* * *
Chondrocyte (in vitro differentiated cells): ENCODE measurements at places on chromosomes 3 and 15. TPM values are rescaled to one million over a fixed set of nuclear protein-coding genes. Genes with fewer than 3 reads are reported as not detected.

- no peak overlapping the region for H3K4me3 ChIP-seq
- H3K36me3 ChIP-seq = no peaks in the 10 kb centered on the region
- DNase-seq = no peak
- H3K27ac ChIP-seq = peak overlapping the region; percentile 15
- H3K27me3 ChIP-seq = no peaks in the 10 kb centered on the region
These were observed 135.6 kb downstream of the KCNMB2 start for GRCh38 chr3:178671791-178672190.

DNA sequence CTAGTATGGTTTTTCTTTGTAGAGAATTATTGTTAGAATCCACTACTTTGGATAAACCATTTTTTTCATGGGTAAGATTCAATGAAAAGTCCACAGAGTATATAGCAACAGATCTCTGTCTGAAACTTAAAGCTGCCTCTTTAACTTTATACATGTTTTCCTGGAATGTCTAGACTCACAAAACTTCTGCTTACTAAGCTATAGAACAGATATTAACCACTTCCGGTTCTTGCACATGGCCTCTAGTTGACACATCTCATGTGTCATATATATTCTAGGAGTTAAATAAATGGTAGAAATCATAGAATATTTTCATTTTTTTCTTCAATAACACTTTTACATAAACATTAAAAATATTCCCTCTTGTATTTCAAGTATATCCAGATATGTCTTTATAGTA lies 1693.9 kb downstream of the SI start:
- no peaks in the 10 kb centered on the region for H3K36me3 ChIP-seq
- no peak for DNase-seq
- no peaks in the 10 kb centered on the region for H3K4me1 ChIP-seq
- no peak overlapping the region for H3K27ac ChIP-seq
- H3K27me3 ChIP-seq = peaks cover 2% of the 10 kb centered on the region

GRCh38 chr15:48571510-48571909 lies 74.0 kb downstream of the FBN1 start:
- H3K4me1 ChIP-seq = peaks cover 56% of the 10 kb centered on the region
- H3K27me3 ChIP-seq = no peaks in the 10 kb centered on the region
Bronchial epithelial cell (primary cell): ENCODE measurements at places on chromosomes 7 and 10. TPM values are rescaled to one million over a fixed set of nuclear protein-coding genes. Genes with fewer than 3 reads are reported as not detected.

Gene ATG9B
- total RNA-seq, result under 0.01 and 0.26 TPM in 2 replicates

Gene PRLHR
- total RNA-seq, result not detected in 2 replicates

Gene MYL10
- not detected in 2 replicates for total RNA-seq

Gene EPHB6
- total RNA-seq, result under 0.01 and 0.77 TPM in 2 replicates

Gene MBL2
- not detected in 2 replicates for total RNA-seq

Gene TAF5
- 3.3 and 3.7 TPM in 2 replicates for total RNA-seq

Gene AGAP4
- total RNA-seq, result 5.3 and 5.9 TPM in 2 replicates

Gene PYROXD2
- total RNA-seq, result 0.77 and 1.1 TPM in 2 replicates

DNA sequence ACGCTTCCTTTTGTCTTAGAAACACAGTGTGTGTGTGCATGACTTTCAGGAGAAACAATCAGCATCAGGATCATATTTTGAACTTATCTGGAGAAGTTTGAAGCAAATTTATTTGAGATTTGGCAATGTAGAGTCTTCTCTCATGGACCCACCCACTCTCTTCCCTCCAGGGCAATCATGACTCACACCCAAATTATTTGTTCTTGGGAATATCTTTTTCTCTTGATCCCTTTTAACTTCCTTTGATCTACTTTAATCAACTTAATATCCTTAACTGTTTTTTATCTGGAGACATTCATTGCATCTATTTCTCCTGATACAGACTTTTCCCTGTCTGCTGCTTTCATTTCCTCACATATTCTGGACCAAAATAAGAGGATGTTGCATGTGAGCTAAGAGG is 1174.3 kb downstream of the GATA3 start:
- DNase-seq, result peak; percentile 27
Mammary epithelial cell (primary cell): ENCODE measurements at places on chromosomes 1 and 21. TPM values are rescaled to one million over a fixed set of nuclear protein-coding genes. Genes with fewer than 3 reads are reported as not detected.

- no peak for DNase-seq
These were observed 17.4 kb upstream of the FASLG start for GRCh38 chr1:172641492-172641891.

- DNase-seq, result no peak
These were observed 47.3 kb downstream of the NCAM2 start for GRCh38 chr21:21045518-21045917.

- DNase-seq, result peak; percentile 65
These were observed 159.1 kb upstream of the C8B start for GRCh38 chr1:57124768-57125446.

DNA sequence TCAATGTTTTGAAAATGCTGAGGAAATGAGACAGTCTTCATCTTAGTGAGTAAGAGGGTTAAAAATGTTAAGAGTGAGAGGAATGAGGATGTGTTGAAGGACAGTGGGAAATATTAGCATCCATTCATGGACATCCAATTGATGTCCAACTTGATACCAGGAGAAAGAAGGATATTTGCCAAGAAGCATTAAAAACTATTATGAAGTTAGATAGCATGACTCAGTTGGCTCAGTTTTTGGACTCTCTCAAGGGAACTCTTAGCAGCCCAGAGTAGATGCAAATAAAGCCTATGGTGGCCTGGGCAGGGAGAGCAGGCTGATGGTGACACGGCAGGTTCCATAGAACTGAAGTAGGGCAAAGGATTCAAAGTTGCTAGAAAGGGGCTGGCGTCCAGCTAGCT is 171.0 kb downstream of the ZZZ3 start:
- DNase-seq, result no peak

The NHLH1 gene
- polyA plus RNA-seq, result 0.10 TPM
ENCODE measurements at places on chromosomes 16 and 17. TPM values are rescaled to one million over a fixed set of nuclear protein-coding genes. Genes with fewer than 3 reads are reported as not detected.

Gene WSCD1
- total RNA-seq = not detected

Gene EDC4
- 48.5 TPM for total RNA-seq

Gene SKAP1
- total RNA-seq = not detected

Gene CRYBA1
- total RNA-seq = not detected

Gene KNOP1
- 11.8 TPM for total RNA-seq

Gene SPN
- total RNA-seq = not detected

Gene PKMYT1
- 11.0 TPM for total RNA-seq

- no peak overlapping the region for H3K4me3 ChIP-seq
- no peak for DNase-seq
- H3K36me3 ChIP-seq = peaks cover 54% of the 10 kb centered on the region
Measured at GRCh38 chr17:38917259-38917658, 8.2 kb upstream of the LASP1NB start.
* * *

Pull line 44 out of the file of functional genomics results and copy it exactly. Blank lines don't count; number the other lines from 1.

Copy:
- DNase-seq, result no peak